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Celebrate St. Valentine's Day the Traditional Russian Way, With Gingerbread

Olga and Pavel Syutkin

Many people think that Valentine's Day — the holiday of love — came to Russia only in the early 1990s along with Halloween and St. Patrick's Day. Nothing of the sort! More than one hundred years ago, back in the 19th century, on February 14 girls from the Russian nobility sent Valentine cards to their boyfriends and they, in turn, asked them to dance at balls.

But today is not yesterday. The devious West hopes to undermine the spiritual values of Russians through chocolates and cards. The Russian Orthodox Church in Moscow has launched a serious fight against this holiday. "There are a great number of questions about the celebration of St. Valentine's Day,” Patriarch Kirill said, “It is a holiday imported from the West, and despite all the attempts to ennoble it, it remains propaganda of relationships that have nothing to do with true love."

You can imagine the brave Patriarch pounding his staff before a vile monster and crying out, “Thou shall not pass!” It turns out the dreadful St. Valentine is connected "with the spread of the idea of free love." At least that's what the head of the Orthodox Church thinks.

					"Thou shall not pass!"					 					Still from "The Lord of the Rings"
"Thou shall not pass!" Still from "The Lord of the Rings"

We can only guess where the Patriarch got these sexual fantasies from. There is little evidence that St. Valentine's Day originated from the Roman Lupercalia — a fertility festival with all sorts of "excesses." But even if it did, today in its popular form St. Valentine’s Day is about something else — how a delightful holiday in honor of a man who gave his life for love replaced a pagan Sabbath. 

Besides, the Russian Orthodox Church does not have a spotless past when it comes to holidays. Shrovetide — масленица — is nothing more than a pagan spring festival adapted to the Orthodox calendar. Only now we try to forget how our ancestors celebrated by jumping over bonfires at night — or least we try to forget that in church.

					Pavel Svedomsky. Spring Festival of the Ancient Slavs (1895).					 					Wiki Commons
Pavel Svedomsky. Spring Festival of the Ancient Slavs (1895). Wiki Commons

In any case, the history of the holiday does not interfere in any way with the centuries-old tradition of burning a straw figure and eating pancakes with caviar. Besides, Shrovetide week is only seven days — although many people say that it feeds them all year long.

By the way, it may be that the real reason for fighting against foreign holidays is not some mythical values, but very tangible profit. Chocolates and gingerbread hearts, all kinds of sweet treats in gift baskets, romantic dinners in restaurants — all this is part of the successful monetization of Valentine's Day. It is this competition with pancakes and kulich that church leaders seem to be targeting.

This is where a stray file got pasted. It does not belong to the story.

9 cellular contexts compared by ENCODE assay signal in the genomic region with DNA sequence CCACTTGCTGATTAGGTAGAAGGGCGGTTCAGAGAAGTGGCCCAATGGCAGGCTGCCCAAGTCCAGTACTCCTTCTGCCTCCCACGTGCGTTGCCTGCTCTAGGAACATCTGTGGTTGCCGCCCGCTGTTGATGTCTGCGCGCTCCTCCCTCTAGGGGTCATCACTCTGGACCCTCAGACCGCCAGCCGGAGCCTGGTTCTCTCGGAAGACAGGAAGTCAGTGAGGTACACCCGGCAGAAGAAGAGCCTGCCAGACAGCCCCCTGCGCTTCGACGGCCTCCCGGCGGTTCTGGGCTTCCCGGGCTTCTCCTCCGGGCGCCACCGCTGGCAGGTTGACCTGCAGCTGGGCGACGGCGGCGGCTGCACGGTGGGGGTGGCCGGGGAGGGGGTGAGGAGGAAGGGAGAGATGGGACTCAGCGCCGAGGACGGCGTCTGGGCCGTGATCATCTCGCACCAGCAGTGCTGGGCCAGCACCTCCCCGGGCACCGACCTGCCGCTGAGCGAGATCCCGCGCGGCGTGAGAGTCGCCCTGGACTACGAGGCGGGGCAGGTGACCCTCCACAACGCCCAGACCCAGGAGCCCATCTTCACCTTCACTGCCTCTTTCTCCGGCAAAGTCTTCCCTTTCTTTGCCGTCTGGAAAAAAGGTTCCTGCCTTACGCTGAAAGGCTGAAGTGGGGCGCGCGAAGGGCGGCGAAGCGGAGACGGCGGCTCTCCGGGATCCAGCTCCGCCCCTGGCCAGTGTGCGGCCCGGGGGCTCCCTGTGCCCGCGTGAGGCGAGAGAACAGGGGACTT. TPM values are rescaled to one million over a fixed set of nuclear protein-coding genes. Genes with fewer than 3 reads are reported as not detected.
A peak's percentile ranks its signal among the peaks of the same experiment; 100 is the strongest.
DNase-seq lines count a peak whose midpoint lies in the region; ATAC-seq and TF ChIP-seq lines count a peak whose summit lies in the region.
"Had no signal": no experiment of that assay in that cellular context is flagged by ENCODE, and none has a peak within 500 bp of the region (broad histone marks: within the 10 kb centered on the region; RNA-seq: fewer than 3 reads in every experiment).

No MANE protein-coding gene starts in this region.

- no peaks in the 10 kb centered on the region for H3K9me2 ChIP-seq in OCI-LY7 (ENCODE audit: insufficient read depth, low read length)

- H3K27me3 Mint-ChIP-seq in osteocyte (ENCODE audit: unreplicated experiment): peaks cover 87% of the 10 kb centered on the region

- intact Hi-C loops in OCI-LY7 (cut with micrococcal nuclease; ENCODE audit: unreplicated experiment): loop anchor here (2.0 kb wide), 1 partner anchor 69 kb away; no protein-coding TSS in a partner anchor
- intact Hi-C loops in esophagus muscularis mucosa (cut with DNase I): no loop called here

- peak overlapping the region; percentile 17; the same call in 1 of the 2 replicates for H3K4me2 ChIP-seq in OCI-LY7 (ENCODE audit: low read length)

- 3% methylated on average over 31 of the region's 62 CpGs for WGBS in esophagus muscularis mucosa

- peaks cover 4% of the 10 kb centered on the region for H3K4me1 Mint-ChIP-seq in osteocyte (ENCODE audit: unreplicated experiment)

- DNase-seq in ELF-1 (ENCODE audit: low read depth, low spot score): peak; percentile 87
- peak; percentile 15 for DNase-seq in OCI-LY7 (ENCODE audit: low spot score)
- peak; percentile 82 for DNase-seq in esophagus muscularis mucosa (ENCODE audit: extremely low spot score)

Envy of commercial success is understandable. The feast of Pyotr and Fevronia, two fictional medieval saints, which was unveiled twenty years ago, has left Russian youth completely indifferent. They aren’t moved by an ancient, cobweb-covered tale of marital fidelity. St. Valentine probably does not arouse any special religious feelings in young people either. That's not the point.

Just like Halloween, Valentine's Day has long since become a completely secular holiday, a time of romantic professions of love over candlelight dinners. A day when a chocolate heart may be the beginning of a loving and long-lasting relationship. Perhaps years from now the family will tell their children and grandchildren stories about the day. And the last thing anyone will think about is that this holiday does not conform to Orthodox Christian values.

					Poster "The Day of Workers' Revolt against Kitchen Slavery" (1932) and photo of Clara Zetkin and Rosa Luxemburg (1910).					 					Wiki Commons
Poster "The Day of Workers' Revolt against Kitchen Slavery" (1932) and photo of Clara Zetkin and Rosa Luxemburg (1910). Wiki Commons

By the way, why doesn't anyone ask how March 8, Women's Day, which was also "imported from the West," fits church precepts? Is Clara Zetkin, the famous advocate of "free love," closer to the hearts and souls of Russians than St. Valentine? There is no answer; the Patriarch is silent.

But we won’t be silent. And we will do what we always do — bake heart-shaped gingerbread for the holiday. And then give them to our grandchildren so they grow up with good taste and give gingerbread to their girlfriends at school and kindergarten.

St. Valentine's Day Gingerbread


  • 270 g (9.5 oz or ¾ c) honey
  • 100 g (3.5 oz or ½ c) kefir or sour cream
  • 200 g (7 oz or 1 2/3 c) highest quality wheat flour
  • 200 g (7 oz or scant 2 c) rye flour
  • 100 g (3.5 oz or ½ c) sugar
  • 3/4 tsp baking soda
  • ½ to 1 tsp ground spices: 1 tsp ground cinnamon, 2-3 peppercorns of allspice, ground

The combination of these particular spices gives a very particular flavor, similar to dried fruit.


  • If the honey is thick, melt over low heat until it is liquid and then cool.
  • Mix honey, kefir (or sour cream), sugar and spices in a bowl. Let stand for a while until sugar is dissolved.
  • Mix the two types of flour, add the baking soda, stir.
  • Add the flour nix to the liquid ingredients and combine well. Leave the dough for 2-3 hours in the refrigerator.
  • Preheat the oven to 180°C /355°F.
  • Take the dough out of the refrigerator and shape the gingerbread into hearts or other forms.
  • Place on a baking tray and bake for 20-25 minutes.
  • Cover the finished gingerbread with simple sugar glaze.

										 					Olga and Pavel Syutkin
Olga and Pavel Syutkin

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